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  • Sql order by within a group by with aggregate

    - by NG
    Say I have Team/Name/Some number Cardinals Jason 8 Cardinals Chris 5 Yankees Joba 6 Cubs Carlos 6 Cardinals Chris 6 And I want Cardinals Jason 8 Cardinals Chris 11 Cubs Carlos 6 Yankees Joba 6 So, what I'm doing is grouping by team, grouping by name, summing by some number However, within cardinals I want to make sure the names are in a particular order. If I just do an "order by name desc" for example then the the whole grouping gets ignored. So how can I order within a group.

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  • Ask How-To Geek: Learning the Office Ribbon, Booting to USB with an Old BIOS, and Snapping Windows

    - by Jason Fitzpatrick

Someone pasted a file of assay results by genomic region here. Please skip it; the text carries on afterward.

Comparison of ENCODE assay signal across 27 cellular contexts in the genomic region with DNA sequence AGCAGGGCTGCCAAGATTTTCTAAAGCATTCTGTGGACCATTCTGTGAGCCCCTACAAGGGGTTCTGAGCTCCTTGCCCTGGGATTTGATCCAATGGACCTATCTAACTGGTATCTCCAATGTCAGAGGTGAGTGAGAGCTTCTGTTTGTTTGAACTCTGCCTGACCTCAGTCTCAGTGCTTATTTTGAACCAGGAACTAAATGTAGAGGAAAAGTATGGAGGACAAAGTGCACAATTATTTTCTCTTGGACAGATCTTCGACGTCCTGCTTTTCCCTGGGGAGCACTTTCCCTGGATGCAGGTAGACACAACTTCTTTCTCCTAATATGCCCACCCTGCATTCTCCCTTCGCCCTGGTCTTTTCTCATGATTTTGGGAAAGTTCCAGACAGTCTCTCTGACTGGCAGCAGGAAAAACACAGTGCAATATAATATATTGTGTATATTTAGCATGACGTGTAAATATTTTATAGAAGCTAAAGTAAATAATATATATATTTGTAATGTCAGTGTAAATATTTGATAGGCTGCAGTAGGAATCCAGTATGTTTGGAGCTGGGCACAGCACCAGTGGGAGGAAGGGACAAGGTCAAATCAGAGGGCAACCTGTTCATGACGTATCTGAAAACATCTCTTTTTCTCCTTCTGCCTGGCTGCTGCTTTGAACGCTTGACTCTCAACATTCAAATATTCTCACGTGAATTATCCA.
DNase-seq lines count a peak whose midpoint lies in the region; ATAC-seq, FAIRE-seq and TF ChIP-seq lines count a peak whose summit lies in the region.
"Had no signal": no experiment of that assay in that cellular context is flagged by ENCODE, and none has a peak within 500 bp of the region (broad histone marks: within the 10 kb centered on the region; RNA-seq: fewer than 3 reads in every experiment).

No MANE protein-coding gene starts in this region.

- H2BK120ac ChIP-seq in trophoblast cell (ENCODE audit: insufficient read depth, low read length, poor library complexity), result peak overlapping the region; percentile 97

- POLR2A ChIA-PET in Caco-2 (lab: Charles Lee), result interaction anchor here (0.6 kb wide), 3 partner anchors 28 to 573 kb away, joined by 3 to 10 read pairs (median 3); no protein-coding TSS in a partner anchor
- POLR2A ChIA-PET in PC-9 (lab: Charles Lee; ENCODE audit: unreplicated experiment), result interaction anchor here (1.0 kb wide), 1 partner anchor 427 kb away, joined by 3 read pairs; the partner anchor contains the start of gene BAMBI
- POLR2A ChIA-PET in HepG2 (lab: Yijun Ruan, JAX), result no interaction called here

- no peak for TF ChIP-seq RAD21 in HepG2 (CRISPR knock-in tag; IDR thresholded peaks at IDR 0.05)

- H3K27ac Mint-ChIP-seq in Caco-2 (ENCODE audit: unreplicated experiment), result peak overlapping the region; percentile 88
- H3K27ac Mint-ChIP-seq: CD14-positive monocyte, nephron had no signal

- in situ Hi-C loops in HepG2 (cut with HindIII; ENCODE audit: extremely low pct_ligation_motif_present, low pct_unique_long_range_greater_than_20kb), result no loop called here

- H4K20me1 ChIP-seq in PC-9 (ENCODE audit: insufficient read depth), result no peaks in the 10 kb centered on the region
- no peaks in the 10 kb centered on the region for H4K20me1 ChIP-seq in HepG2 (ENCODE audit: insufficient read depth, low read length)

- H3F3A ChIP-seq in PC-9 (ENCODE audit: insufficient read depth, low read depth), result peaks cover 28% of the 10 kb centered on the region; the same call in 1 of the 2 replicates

You’ve got questions and we’ve got answers. Today we highlight how to master the new Office interface, USB boot a computer with outdated BIOS, and snap windows to preset locations. Learning the New Office Ribbon Dear How-To Geek, I feel silly asking this (in light of how long the new Office interface has been out) but my company finally got around to upgrading from Windows XP and Office 2000 so the new interface it totally new to me. Can you recommend any resources for quickly learning the Office ribbon and the new changes? I feel completely lost after two decades of the old Office interface. Help! Sincerely, Where the Hell is Everything? Dear Where the Hell, We think most people were with you at some point in the last few years. “Where the hell is…” could possibly be the slogan for the new ribbon interface. You could browse through some of the dry tutorials online or even get a weighty book on the topic but the best way to learn something new is to get hands on. Ribbon Hero turns learning the new Office features and ribbon layout into a game. It’s no vigorous round of Team Fortress mind you, but it’s significantly more fun than reading a training document. Check out how to install and configure Ribbon Hero here. You’ll be teaching your coworkers new tricks in no time. Boot via USB with an Old BIOS Dear How-To Geek, I’m trying to repurpose some old computers by updating them with lightweight Linux distros but the BIOS on most of the machines is ancient and creaky. How ancient? It doesn’t even support booting from a USB device! I have a large flash drive that I’ve turned into a master installation tool for jobs like this but I can’t use it. The computers in question have USB ports; they just aren’t recognized during the boot process. What can I do? USB Bootin’ in Boise Dear USB Bootin’, It’s great you’re working to breathe life into old hardware! You’ve run into one of the limitations of older BIOSes, USB was around but nobody was thinking about booting off of it. Fortunately if you have a computer old enough to have that kind of BIOS it’s likely to also has a floppy drive or a CDROM drive. While you could make a bootable CDROM for your application we understand that you want to keep using the master USB installer you’ve made. In light of that we recommend PLoP Boot Manager. Think of it like a boot manager for your boot manager. Using it you can create a bootable floppy or CDROM that will enable USB booting of your master USB drive. Make a CD and a floppy version and you’ll have everything in your toolkit you need for future computer refurbishing projects. Read up on creating bootable media with PLoP Boot Manager here. Snapping Windows to Preset Coordinates Dear How-To Geek, Once upon a time I had a company laptop that came with a little utility that snapped windows to preset areas of the screen. This was long before the snap-to-side features in Windows 7. You could essentially configure your screen into a grid pattern of your choosing and then windows would neatly snap into those grids. I have no idea what it was called or if was anymore than a gimmick from the computer manufacturer, but I’d really like to have it on my new computer! Bend and Snap in San Francisco, Dear Bend and Snap, If we had to guess, we’d guess your company must have had a set of laptops from Acer as the program you’re describing sounds exactly like Acer GridVista. Fortunately for you the application was extremely popular and Acer released it independently of their hardware. If, by chance, you’ve since upgraded to a multiple monitor setup the app even supports multiple monitors—many of the configurations are handy for arranging IM windows and other auxiliary communication tools. Check out our guide to installing and configuring Acer GridVista here for more information. Have a question you want to put before the How-To Geek staff? Shoot us an email at [email protected] and then keep an eye out for a solution in the Ask How-To Geek column. Latest Features How-To Geek ETC How to Upgrade Windows 7 Easily (And Understand Whether You Should) The How-To Geek Guide to Audio Editing: Basic Noise Removal Install a Wii Game Loader for Easy Backups and Fast Load Times The Best of CES (Consumer Electronics Show) in 2011 The Worst of CES (Consumer Electronics Show) in 2011 HTG Projects: How to Create Your Own Custom Papercraft Toy Download the New Year in Japan Windows 7 Theme from Microsoft Once More Unto the Breach – Facebook Apps Can Now Access Your Address and Phone Number Dial Zero Speeds You Through Annoying Customer Service Menus Complete Dropquest 2011 and Receive Free Dropbox Storage Desktop Computer versus Laptop Wallpaper The Kids Have No Idea What Old Tech Is [Video]